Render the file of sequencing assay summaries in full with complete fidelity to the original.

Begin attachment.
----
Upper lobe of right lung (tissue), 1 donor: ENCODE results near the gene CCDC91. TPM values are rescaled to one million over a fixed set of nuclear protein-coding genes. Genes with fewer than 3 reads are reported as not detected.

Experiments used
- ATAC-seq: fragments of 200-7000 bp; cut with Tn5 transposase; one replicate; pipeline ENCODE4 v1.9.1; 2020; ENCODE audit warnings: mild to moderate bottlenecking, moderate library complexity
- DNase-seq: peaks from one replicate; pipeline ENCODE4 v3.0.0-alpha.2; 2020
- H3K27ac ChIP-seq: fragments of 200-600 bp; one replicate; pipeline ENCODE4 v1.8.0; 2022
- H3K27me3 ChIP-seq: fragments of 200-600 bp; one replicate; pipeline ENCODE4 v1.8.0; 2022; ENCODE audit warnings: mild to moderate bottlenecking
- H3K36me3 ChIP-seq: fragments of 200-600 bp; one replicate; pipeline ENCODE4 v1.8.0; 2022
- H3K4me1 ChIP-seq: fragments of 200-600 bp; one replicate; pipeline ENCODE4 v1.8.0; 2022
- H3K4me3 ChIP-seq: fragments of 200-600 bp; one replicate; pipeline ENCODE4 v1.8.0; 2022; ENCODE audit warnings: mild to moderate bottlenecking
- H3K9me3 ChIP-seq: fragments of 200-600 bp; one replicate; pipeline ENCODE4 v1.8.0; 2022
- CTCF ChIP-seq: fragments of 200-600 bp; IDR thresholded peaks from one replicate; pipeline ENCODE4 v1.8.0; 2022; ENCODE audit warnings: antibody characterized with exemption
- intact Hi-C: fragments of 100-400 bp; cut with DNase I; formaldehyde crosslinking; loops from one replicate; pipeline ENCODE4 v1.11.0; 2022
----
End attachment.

Upper lobe of right lung (tissue), 1 donor: ENCODE results near the gene CCDC91. TPM values are rescaled to one million over a fixed set of nuclear protein-coding genes. Genes with fewer than 3 reads are reported as not detected.

Experiments used
- ATAC-seq: fragments of 200-7000 bp; cut with Tn5 transposase; one replicate; pipeline ENCODE4 v1.9.1; 2020; ENCODE audit warnings: mild to moderate bottlenecking, moderate library complexity
- DNase-seq: peaks from one replicate; pipeline ENCODE4 v3.0.0-alpha.2; 2020
- H3K27ac ChIP-seq: fragments of 200-600 bp; one replicate; pipeline ENCODE4 v1.8.0; 2022
- H3K27me3 ChIP-seq: fragments of 200-600 bp; one replicate; pipeline ENCODE4 v1.8.0; 2022; ENCODE audit warnings: mild to moderate bottlenecking
- H3K36me3 ChIP-seq: fragments of 200-600 bp; one replicate; pipeline ENCODE4 v1.8.0; 2022
- H3K4me1 ChIP-seq: fragments of 200-600 bp; one replicate; pipeline ENCODE4 v1.8.0; 2022
- H3K4me3 ChIP-seq: fragments of 200-600 bp; one replicate; pipeline ENCODE4 v1.8.0; 2022; ENCODE audit warnings: mild to moderate bottlenecking
- H3K9me3 ChIP-seq: fragments of 200-600 bp; one replicate; pipeline ENCODE4 v1.8.0; 2022
- CTCF ChIP-seq: fragments of 200-600 bp; IDR thresholded peaks from one replicate; pipeline ENCODE4 v1.8.0; 2022; ENCODE audit warnings: antibody characterized with exemption
- intact Hi-C: fragments of 100-400 bp; cut with DNase I; formaldehyde crosslinking; loops from one replicate; pipeline ENCODE4 v1.11.0; 2022